Humane Society needs your help

Wanda English Burnett

Wrapping up the second phase of a building project at the Ripley County Humane Society is a goal met thanks to the Rising Sun Regional Foundation, according to DeDee Holliday, president of the board of directors at the local animal shelter.

“We are so blessed to have this grant,” Holliday told the Osgood Journal.

On the flip side, grants such as the above mentioned one that allowed the much needed building to house animals in, cannot be used for day-to-day operating costs. Those costs come solely from donations, which are down drastically.

Holliday attributes the slowdown to practically no donations to the sluggish economy. She said the no-kill shelter has been hit hard during this time. People have lost their homes and left pets behind, or simply could no longer care for their pets. “It’s been real tough,” Holliday noted.

Those operating the shelter have done everything they could to manage the donations as efficiently as possible. They have built a caretaker home on the property, which generated some revenue for the shelter. However, when the previous tenant moved, they left the home in bad shape. “We had to fix it, just to rent it again,” Holliday said.

The shelter’s van for animal transport recently broke down and could not be repaired, leaving them with the expense of getting another one.

“We’ve been thrifty, even creative,” noted Holliday, talking about shopping for the best deal possible for a vehicle.

Also, thanks to a handful of volunteers, they’ve been able to fix the rental house and eek by at the shelter.

Staff cuts have been initiated, leaving only a skeleton crew left to operate the shelter. Those who receive pay, get a minimal amount, but most helping are strictly volunteer.
“We have three people who give on a monthly basis,” Holliday told the Osgood Journal.

That’s it. Three people who bring the needed supplies such as kitty litter, towels, bleach, Pinesol, shampoo, Dawn dish soap, toys, chewy treats, and canned dog and cat food.
“We can’t go on this way,” Holliday noted. Her love for the animals taken in at the shelter is apparent. Tears streamed down her face as she told the Osgood Journal she knows there are kind hearted people in Ripley County who will respond to their need. “We’ve got good people here,” she noted.

The facility is presently at full capacity, according to Irish Stockard of Versailles, who is a stalwart supporter. “She goes above and beyond,” Holliday noted, in reference to Stockard.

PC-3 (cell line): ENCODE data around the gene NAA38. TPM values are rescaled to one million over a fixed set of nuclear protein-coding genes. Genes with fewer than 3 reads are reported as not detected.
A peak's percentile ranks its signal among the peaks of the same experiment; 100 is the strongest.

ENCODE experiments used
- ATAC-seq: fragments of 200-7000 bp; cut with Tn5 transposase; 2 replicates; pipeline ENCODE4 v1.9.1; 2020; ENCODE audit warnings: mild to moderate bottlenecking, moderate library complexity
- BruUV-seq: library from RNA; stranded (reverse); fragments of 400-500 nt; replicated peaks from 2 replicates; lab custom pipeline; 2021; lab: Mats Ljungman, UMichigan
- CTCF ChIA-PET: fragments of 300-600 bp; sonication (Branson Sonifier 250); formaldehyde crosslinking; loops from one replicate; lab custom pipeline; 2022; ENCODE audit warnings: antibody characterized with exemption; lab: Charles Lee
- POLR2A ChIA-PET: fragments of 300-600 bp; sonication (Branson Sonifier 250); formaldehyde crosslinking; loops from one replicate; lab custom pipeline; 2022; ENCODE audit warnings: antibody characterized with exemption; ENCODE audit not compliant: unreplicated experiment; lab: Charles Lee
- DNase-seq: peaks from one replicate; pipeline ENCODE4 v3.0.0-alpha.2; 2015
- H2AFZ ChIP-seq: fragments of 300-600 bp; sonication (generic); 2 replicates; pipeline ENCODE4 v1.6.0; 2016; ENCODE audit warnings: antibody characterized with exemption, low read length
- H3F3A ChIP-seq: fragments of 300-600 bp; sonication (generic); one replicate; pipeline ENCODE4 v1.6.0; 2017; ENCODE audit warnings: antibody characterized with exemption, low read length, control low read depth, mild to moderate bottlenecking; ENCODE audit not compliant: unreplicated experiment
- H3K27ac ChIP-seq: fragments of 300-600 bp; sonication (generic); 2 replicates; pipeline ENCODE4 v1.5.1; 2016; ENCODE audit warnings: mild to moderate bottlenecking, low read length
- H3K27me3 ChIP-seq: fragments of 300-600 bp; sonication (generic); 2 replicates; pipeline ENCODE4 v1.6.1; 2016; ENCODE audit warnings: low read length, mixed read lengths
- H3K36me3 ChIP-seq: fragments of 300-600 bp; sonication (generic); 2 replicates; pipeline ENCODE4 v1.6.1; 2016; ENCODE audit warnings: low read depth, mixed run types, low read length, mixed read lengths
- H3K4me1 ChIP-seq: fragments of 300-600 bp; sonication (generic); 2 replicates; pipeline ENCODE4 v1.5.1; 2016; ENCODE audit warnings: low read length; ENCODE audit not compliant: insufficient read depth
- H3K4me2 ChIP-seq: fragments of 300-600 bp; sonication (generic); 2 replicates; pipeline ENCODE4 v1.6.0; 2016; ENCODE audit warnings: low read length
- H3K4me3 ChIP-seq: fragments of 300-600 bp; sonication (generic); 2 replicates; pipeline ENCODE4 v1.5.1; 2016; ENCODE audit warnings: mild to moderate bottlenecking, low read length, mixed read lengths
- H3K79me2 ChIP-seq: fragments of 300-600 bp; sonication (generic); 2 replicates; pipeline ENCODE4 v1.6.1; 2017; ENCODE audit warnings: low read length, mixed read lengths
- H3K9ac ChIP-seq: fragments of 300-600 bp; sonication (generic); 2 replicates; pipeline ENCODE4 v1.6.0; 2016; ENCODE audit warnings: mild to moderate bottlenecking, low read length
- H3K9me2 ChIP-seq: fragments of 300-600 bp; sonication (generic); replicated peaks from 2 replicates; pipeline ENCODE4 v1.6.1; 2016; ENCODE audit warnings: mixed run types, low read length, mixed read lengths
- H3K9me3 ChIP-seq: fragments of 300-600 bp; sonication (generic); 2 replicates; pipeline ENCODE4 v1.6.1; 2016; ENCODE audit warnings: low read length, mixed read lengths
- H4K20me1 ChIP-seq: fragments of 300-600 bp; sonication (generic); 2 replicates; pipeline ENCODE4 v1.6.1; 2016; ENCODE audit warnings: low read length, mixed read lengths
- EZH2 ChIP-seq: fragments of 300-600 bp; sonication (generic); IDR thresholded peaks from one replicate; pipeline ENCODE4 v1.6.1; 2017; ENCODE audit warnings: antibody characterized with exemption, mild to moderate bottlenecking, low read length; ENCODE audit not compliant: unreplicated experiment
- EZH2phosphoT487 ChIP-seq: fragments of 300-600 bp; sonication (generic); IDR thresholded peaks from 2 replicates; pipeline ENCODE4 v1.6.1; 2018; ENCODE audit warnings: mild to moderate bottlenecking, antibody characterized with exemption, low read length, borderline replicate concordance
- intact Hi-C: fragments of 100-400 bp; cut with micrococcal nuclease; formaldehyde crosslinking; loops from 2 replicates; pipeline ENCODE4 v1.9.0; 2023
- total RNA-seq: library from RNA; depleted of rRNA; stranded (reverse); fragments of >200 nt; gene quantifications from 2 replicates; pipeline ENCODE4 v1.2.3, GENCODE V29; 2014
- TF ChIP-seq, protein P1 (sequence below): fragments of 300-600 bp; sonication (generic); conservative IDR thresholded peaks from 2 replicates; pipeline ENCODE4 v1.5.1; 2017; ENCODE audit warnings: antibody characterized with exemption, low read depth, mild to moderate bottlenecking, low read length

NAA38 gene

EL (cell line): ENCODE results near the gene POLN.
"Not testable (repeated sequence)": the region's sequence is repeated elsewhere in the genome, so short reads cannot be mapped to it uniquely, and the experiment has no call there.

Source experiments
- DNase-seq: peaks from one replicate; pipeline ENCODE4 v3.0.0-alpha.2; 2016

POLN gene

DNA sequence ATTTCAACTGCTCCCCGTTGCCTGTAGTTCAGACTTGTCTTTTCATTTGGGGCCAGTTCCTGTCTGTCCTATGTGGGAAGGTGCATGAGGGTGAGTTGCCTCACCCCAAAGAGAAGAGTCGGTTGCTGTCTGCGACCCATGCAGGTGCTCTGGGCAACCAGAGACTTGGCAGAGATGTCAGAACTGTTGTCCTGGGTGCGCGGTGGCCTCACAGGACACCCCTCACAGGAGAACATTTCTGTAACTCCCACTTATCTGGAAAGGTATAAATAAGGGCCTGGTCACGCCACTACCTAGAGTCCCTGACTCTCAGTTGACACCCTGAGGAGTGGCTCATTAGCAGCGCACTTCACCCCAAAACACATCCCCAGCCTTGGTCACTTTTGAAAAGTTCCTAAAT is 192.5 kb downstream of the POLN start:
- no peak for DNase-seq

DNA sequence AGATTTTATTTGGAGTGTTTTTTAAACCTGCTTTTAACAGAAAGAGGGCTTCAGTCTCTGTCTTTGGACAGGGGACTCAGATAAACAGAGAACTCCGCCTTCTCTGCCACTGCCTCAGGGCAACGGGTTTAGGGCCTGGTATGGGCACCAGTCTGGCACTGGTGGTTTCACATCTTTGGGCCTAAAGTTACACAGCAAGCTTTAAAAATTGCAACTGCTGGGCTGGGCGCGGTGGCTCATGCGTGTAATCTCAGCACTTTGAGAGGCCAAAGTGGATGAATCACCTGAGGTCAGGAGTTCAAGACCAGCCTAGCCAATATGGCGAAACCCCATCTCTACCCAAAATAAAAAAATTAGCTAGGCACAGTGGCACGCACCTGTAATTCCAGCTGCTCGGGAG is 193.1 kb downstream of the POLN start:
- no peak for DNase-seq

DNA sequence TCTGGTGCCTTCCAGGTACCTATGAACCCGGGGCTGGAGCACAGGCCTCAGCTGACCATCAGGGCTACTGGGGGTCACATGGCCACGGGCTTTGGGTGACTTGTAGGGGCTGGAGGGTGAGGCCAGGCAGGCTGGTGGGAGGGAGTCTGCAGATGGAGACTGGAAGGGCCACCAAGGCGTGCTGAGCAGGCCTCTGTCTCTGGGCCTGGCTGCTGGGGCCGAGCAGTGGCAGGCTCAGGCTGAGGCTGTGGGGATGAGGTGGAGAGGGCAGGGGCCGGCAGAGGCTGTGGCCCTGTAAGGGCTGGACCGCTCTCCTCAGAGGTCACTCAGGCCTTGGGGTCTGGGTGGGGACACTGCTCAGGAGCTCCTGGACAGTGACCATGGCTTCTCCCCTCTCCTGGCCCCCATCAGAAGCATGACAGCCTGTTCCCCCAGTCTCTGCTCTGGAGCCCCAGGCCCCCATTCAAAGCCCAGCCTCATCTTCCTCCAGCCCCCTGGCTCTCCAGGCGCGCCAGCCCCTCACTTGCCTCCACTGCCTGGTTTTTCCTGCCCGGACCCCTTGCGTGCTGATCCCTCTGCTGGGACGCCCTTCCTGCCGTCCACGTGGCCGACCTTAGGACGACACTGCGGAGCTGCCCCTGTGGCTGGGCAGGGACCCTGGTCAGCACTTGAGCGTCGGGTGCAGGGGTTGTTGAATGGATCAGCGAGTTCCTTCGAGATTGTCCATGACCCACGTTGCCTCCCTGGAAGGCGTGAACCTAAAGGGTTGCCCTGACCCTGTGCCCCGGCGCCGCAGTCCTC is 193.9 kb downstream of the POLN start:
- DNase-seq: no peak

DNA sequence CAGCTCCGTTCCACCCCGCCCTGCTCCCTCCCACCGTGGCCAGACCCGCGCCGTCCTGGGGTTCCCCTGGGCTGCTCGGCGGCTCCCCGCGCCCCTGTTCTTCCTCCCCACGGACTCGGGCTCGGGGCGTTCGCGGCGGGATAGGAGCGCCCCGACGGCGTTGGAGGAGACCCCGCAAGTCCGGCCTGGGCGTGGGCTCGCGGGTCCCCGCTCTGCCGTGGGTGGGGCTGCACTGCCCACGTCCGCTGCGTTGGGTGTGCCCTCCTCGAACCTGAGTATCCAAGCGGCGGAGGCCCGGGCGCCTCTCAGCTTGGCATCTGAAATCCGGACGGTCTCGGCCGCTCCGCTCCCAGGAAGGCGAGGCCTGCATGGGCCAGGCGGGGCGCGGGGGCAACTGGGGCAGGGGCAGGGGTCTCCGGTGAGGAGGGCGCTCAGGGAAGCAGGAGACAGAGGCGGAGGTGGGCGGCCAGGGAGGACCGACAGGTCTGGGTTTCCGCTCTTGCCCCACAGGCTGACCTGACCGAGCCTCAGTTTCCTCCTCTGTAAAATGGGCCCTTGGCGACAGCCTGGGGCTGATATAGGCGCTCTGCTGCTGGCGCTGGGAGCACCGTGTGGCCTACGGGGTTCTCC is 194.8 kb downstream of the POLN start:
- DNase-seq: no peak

Stockard commented, “It’s hard for many people to imagine what the community would be like without the shelter. With the shelter taking the large number of animals off the streets of Ripley County every year - preventing them from breeding and multiplying, people don’t see a problem.”

Stockard is passionate about the service the shelter provides because she sees the results each time she volunteers there - which is on a regular basis.

During difficult financial times such as the shelter now faces, the board members and volunteers have donated their own time and financial resources to keep the operation going.

While Holliday is forever grateful for those people, she knows the daily operation of a facility of this magnitude cannot be carried by this small, nearly tapped out, group.
“If everyone in the county just gave a dollar,” Holliday pleaded, “it would help so much.” She said no donation is too small and can come in the form of money, supplies or volunteer help.

The shelter is not funded by the county. It has no guaranteed money flowing into its coffers - just the generosity of the people who it serves.

All money taken in for adoption fees is absorbed by veterinary bills to in turn get the animals ready for adoptions. This means when you pick up your new pet from them, it has been spayed or neutered, has all its current shots, been thoroughly checked out by a veterinarian and has a microchip implanted.

“So many people feel that they cannot give much therefore their donation won’t count much. That’s just not true,” Stockard noted. She said with the extraordinary operating shortfalls at the shelter, every dollar counts.

She encouraged people to not think someone else will take care of it, but to help out yourself.

Jan Barnes, board member and volunteer, noted the shelter has come a long way under the present leadership. She is proud of their efforts and sees the daily struggle of helping the helpless animals who are often left to fend for themselves.

Barnes is proud of the no-kill shelter and says it cannot be compared to the government run kill shelters. It also saves Ripley County taxpayers a lot of money, since it isn’t operated by the county government.

The duties performed by a few people benefit the county as a whole as these dedicated volunteers and minimally paid staff carry out their duties day in and day out.
There are no breaks from taking care of the animals. They are fed and watered and interacted with daily.

For those looking at adoptions - now is the time. The shelter has a wide variety of friendly faces just waiting for a loving family to take them in.

For more information you can visit the shelter at 1202 W. CR 150 N, Osgood. It is located off US 421 between Versailles and Osgood. You can send donations to the above address as well.

Remember, if everyone did something, it would lighten the load and keep a much needed service operating smoothly.